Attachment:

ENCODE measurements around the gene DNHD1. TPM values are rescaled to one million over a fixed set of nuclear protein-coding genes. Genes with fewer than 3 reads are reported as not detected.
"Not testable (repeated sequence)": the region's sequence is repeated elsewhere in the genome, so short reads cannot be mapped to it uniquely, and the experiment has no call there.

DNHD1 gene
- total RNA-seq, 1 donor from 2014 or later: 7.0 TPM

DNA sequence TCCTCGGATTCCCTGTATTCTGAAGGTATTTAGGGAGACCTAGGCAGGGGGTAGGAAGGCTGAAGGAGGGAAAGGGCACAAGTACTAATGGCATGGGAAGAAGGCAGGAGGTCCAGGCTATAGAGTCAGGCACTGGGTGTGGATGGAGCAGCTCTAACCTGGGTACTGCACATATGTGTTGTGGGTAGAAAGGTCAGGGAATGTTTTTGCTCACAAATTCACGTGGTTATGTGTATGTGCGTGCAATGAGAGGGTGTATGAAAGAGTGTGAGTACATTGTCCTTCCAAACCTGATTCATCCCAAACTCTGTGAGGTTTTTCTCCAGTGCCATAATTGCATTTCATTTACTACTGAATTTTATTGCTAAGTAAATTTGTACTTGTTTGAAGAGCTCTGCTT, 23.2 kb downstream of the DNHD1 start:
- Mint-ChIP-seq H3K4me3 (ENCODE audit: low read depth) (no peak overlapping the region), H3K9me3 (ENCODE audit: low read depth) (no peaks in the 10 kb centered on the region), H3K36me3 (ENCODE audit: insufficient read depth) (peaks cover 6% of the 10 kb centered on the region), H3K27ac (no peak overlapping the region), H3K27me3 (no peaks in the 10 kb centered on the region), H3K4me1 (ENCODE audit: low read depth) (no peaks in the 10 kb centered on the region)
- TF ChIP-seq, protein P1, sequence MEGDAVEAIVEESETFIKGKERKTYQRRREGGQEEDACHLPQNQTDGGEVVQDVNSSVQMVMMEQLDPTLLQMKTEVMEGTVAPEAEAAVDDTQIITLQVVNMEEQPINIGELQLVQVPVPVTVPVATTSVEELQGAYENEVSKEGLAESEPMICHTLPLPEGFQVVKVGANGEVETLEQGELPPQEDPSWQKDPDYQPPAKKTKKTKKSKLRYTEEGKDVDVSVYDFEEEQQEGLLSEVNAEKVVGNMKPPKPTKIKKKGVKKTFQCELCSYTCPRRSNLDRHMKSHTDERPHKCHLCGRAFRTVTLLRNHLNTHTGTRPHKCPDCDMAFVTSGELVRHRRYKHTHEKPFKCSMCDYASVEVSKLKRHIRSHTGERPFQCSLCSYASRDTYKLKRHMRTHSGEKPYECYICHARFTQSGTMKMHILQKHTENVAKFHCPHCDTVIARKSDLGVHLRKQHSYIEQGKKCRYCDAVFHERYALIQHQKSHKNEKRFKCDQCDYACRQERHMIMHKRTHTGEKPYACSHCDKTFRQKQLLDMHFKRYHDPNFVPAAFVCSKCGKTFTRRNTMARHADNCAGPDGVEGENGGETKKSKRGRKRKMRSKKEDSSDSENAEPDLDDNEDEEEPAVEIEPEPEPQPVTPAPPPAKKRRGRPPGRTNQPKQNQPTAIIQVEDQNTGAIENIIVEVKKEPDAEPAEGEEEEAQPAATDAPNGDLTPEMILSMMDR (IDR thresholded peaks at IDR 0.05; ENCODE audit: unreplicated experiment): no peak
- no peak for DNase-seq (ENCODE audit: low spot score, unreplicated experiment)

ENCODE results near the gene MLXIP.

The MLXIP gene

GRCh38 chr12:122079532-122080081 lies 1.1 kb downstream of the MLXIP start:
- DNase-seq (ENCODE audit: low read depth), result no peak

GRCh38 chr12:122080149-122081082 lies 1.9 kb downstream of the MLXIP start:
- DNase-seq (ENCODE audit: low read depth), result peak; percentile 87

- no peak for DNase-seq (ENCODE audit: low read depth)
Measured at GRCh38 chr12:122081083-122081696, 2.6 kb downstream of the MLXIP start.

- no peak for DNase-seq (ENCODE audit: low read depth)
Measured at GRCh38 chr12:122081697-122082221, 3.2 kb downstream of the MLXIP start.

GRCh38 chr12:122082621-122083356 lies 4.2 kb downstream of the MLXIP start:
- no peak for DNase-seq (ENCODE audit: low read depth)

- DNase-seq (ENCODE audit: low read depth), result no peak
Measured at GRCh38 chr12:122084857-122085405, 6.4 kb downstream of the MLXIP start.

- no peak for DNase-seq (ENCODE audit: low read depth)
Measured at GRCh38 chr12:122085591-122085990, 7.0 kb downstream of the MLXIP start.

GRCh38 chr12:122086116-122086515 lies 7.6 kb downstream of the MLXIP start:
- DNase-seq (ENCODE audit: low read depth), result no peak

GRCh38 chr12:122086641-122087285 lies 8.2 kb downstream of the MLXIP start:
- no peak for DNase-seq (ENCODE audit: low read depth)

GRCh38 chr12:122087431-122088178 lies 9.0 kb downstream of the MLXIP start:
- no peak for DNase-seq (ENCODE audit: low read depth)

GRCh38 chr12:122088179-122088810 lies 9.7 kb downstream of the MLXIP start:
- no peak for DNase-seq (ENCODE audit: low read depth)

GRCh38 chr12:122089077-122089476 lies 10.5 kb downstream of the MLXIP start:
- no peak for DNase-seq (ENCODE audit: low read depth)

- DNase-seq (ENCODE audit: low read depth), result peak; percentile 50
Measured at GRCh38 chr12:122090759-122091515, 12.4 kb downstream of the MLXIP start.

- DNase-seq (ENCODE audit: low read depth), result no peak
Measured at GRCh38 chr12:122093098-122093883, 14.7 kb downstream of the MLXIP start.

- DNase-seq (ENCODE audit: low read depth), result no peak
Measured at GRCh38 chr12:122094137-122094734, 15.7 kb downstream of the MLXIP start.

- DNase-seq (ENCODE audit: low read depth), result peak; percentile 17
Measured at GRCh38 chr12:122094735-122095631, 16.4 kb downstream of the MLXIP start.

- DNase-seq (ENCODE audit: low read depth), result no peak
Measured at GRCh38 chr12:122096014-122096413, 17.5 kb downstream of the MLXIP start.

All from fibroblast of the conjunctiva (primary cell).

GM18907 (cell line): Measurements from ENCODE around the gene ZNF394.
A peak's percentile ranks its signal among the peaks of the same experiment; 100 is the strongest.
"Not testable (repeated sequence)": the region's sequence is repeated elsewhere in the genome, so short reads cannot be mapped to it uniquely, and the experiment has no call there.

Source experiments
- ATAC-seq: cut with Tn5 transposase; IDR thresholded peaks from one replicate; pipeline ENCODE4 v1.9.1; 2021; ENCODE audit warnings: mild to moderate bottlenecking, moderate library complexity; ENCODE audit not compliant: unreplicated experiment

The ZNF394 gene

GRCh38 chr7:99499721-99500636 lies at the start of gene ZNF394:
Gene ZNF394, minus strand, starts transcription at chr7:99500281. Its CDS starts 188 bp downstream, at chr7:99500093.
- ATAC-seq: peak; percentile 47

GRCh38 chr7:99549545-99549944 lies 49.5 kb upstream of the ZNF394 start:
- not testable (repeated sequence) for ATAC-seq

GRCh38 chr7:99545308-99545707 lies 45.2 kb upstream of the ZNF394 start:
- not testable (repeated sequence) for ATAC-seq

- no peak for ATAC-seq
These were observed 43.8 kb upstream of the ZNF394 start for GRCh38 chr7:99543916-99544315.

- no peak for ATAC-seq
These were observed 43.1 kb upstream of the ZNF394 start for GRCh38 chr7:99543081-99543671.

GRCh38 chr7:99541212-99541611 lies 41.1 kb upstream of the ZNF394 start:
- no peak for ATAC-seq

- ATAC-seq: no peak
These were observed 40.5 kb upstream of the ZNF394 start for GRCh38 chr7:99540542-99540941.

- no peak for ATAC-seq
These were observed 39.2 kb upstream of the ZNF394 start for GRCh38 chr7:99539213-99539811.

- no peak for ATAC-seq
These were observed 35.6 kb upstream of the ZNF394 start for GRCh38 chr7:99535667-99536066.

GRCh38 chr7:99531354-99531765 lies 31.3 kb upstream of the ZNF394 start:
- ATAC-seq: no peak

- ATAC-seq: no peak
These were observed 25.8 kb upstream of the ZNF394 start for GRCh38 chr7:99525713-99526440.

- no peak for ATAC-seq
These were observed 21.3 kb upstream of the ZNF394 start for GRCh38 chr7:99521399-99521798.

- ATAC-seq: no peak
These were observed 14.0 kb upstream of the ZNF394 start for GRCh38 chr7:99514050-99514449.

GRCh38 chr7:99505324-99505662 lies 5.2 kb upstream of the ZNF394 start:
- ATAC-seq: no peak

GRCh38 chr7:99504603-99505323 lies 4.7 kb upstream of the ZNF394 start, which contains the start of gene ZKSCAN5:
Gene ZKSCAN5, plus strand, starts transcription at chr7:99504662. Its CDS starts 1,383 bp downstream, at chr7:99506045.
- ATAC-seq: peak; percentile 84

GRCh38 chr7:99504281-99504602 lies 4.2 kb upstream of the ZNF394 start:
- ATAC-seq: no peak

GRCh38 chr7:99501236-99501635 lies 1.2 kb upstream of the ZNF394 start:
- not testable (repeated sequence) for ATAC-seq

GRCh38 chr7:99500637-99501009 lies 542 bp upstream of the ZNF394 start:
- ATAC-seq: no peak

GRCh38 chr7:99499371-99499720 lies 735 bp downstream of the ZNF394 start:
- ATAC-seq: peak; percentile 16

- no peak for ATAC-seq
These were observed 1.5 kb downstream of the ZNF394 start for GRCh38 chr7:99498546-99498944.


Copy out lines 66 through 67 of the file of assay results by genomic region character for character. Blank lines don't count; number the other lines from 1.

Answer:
These were observed 40.5 kb upstream of the ZNF394 start for GRCh38 chr7:99540542-99540941.

- no peak for ATAC-seq